“Your previous years’ outreach can clue you into what balance will work best. Take stock of what you did the past year: What was a home run? What was moderately successful? What underperformed? And what were the reasons for your content’s success or failure?” Amanda Hicken of advises.

Then, looking towards the coming year, Hicken says, go through the holidays, seasonal events, and conferences that impact not just your industry, but also the industries related to your target audience. Uncover other newsworthy topics and trends by using a monitoring tool. But, she cautions, “don’t fall into the trap of operating on autopilot”.

How will you approach blogging in the new year?


Blogging to Tell Them What to Think About

Thinking manHara Estroff Marano, writing in Pyschology Today, says she won’t tell you what to think, but will tell you what to think about.  While in this article the psychologist is offering food for thought in the spheres of dating and self-motivation, I couldn’t help but love that line of hers, realizing how very apropos it is for us business blog content writers.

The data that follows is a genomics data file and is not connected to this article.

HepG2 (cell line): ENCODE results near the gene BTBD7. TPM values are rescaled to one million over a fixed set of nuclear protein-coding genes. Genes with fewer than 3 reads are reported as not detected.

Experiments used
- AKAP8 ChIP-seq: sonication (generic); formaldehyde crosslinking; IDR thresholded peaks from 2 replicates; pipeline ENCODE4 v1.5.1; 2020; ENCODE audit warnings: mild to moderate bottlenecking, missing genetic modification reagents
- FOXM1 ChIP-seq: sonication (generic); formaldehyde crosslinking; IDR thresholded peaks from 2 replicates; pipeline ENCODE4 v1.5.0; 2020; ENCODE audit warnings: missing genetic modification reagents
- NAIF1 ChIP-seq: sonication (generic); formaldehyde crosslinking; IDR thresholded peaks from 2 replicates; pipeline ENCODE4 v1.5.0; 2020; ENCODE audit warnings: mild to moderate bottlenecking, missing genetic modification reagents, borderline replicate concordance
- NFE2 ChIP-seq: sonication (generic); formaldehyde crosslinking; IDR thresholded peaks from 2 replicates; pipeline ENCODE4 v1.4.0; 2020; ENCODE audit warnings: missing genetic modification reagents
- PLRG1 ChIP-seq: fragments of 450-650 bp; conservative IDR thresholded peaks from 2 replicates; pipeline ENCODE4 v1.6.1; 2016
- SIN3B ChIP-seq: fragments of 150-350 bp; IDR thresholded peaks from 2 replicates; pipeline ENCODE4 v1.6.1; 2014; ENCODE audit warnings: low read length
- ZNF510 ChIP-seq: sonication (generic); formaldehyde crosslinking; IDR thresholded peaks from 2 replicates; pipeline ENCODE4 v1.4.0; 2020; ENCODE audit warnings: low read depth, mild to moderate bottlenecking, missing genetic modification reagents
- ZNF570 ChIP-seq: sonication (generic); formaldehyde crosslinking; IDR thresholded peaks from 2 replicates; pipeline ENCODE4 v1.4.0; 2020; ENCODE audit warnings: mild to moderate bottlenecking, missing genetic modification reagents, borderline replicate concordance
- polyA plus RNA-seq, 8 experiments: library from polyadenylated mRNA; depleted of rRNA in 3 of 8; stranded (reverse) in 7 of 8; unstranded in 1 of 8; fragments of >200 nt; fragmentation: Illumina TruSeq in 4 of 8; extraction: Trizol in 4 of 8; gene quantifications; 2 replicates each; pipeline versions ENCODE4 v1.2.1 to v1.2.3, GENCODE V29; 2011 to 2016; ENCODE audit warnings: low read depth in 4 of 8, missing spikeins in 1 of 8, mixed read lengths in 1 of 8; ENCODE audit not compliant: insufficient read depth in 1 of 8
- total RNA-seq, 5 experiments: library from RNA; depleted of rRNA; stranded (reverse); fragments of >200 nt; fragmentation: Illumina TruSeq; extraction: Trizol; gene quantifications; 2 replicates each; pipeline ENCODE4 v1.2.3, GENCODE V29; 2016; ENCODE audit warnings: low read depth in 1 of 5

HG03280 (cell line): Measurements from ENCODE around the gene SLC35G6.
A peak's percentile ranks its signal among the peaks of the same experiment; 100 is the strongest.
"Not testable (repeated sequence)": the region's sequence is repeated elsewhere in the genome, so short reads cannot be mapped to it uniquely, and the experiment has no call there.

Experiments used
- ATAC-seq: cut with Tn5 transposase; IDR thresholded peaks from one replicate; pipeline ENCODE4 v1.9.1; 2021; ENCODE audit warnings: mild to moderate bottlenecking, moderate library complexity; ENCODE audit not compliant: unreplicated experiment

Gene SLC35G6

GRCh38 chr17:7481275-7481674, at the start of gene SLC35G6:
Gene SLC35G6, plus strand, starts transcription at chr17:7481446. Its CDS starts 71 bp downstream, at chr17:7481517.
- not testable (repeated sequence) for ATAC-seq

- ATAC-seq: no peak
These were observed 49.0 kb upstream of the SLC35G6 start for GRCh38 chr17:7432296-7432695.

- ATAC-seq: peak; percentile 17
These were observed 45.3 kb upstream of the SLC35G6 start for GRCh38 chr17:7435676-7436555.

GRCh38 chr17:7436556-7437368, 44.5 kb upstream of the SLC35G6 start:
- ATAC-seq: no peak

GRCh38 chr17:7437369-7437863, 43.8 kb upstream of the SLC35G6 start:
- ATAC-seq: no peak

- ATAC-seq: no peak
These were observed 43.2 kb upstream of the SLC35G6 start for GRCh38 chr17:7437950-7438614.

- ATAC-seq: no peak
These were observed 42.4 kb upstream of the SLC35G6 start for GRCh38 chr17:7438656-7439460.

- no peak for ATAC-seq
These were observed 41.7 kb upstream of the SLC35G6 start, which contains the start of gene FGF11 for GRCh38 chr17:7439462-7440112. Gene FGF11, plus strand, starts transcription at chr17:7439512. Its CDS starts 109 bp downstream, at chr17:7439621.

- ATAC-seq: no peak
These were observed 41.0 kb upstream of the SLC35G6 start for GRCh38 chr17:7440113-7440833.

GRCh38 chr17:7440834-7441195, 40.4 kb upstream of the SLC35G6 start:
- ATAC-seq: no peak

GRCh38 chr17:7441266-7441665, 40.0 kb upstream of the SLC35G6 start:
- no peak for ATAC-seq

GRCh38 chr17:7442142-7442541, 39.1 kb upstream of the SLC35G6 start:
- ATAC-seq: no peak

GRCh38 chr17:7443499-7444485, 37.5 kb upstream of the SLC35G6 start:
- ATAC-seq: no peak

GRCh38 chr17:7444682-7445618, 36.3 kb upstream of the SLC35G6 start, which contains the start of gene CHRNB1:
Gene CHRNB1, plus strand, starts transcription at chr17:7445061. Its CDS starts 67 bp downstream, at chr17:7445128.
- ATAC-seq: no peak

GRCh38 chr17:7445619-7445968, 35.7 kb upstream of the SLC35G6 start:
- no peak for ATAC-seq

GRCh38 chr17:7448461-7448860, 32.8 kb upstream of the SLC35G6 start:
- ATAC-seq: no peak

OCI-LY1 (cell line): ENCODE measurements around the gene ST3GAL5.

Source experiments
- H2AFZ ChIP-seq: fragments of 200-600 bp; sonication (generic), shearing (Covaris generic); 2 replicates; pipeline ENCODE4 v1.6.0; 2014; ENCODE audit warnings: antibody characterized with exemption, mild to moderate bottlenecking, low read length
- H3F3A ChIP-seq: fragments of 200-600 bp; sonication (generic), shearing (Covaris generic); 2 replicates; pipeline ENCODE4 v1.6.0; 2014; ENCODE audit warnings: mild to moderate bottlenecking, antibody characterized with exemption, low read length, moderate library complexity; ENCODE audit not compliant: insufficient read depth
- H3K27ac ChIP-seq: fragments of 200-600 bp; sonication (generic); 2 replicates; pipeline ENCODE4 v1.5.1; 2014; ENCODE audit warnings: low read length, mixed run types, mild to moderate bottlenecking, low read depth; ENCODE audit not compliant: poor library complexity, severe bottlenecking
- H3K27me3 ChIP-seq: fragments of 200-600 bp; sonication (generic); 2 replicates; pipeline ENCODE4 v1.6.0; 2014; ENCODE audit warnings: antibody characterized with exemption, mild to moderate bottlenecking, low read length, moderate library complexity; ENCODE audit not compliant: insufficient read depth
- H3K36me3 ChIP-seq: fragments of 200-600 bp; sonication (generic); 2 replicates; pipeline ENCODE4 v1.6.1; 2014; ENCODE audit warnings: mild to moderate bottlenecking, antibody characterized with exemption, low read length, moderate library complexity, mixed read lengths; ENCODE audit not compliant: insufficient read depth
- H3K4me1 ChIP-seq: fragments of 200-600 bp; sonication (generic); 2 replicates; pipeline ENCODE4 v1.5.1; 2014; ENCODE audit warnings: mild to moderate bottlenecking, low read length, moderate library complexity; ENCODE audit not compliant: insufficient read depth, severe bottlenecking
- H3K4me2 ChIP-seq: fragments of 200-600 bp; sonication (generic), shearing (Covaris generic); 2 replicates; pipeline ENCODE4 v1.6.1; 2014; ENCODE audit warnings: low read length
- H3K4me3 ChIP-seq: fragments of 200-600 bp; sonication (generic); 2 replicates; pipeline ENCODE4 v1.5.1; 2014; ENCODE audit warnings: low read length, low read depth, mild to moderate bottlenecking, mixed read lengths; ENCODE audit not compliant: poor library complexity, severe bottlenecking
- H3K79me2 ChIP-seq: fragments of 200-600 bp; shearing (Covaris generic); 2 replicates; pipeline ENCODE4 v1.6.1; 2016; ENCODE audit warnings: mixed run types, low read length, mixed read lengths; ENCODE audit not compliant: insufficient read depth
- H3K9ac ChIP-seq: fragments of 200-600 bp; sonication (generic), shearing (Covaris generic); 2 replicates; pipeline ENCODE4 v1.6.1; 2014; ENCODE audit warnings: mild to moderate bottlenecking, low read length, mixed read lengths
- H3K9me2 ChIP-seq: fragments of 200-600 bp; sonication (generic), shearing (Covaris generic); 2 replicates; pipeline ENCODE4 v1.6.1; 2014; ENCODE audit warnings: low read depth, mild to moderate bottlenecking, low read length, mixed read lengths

In fact, a point I often stress in corporate blogging training sessions is this: whether you’re blogging for a business, for a professional practice, or for a nonprofit organization, you need to voice an opinion, a slant, on the information you’re serving up for readers. In other words, blog posts, to be effective, can’t be just compilations; you can’t just “aggregate” other people’s stuff and make that be your entire blog presence.

On the other hand, if you, as a business owner or professional practitioner, try telling people what to think, that’s a surefire way to lose friends and customers in a hurry. Yes, your blog is your “podium”, meaning you get to showcase your business so customers will want you to be the one to provide them with the product or the service they need. But they need to arrive at that point as a result of their own thinking.  Dr. Marano hit the nail on the head – don’t tell readers what to think; give them all the facts they need to think about.

How can blogs help potential clients and customers make better, sometimes complex, decisions?